Tuesday, February 15, 2011

How to survive on £50 a month for food

Although it may sound impossible, there are ways to shop very cheaply if your food budget is tight and it does not have to mean cutting back on meals. If you only have £50 to spend on food for a month, you will have to plan every penny very carefully, but it is possible to keep within this budget.

First things first, you need stock up on staples - those cupboard essentials that serve as the basis for any meal you prepare and give you the energy you need. These include rice, pasta, potatoes, pulses, eggs, fruit and veg. The best advice is to try and buy these staples in bulk, so they will last you the entire month and the price will invariably be cheaper. If you are on a tight budget, it is essential you shop around for the best price. Rice is expensive in the supermarkets, so the best place to buy rice and lentils in bulk is your local ethnic store, where 2kg bags sell for as little as £1.85. Here you can also pick up essential herbs and spices for a lot less too, as little as 39p a bag. For pasta and potatoes, ALDI and LIDL are your best bet, the latter of which is currently offering 2.5kg of King Edwards for just £1.

If you manage to keep your staples budget under £25, you are well on your way to frugal success. The other £25 will be earmarked for bread, dairy, meat and incidentals. For these items, the best advice is to shop for offers and discounts and sometimes the best stores for these kind of bargains are your local Tesco or Sainsbury's. With the recent recession, the discount shelves in these stores have become increasingly popular. You can buy a perfectly good loaf of bread for as little 39p (reduced from £1.40), if you are smart you will buy 3 loaves and freeze the other 2, which will give you your monthly bread supply for a little over a pound.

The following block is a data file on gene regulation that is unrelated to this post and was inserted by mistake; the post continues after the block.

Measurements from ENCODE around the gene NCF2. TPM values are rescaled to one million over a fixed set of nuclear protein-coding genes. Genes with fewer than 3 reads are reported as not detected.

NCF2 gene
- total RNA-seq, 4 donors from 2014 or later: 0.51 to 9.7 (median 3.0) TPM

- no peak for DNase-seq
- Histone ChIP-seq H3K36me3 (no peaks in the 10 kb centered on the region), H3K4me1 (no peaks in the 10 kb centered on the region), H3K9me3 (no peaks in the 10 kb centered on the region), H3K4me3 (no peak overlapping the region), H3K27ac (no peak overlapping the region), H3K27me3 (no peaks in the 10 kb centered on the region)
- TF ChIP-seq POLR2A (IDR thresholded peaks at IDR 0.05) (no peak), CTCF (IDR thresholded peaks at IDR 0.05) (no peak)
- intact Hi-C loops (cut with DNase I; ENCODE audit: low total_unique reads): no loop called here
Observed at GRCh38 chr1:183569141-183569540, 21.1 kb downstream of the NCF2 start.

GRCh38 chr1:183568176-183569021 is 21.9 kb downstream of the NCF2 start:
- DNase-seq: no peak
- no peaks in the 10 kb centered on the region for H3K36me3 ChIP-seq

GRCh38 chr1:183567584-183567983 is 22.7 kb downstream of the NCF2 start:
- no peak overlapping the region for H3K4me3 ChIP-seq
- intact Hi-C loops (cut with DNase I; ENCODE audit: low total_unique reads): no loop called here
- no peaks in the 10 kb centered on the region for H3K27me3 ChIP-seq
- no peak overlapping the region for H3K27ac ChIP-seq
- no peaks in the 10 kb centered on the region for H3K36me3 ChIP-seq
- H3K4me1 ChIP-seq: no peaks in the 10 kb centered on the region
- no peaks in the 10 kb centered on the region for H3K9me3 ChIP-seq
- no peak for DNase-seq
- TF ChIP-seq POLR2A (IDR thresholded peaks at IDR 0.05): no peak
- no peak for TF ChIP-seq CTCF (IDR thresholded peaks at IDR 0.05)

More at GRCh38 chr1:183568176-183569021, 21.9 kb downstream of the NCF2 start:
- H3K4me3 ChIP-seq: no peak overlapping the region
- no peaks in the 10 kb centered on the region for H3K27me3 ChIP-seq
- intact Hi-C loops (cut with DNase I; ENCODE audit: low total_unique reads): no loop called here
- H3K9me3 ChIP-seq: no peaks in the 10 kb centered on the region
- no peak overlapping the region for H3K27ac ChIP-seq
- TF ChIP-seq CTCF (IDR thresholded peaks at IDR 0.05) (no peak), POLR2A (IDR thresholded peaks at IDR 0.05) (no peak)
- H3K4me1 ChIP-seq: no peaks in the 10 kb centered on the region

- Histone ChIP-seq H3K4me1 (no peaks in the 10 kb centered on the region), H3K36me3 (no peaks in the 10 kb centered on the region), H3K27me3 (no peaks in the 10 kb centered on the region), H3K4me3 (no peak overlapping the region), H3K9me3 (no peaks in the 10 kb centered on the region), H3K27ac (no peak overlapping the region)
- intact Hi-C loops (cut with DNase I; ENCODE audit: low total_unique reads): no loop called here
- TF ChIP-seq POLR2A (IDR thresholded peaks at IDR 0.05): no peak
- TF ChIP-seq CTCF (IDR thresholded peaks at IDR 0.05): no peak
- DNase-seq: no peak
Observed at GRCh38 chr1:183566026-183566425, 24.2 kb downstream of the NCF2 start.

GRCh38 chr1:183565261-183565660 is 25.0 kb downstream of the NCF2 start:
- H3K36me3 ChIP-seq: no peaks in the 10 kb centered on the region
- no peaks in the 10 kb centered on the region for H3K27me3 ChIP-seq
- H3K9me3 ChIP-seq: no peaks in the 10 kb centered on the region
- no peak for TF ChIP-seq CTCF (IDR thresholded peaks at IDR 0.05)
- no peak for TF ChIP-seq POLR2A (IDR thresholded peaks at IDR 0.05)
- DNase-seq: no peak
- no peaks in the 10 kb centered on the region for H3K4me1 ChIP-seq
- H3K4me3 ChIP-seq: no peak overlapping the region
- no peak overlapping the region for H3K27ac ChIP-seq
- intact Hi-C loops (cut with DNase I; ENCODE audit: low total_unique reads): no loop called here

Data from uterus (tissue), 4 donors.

You will find large blocks of cheese are also often on sale. Although meat and fish won't be a daily indulgence, you will definitely find some incredible offers on the bargain shelves; bacon, sausages and chicken are often found for a fraction of the original price. Again, freezing your bargains is often the best way forward. The only items you're unlikely to find reduced are milk, butter and kitchen essentials such as olive oil - so you should factor up to £10 a month for these, depending on your needs.

Once you have managed to buy everything you need for the month, the key is to make your food last and not be wasteful. Eggs and bread are a great source of energy in the mornings and keep you full until lunch. The same goes for baked potatoes, vegetable stir-fries with rice and pasta dishes; just be mindful of saving your left over's for another snack. It is very possible to manage on a tight budget; it just takes a little more imagination!

Garry Hudson writes for Baines and Ernst - http://www.bainesandernst.co.uk

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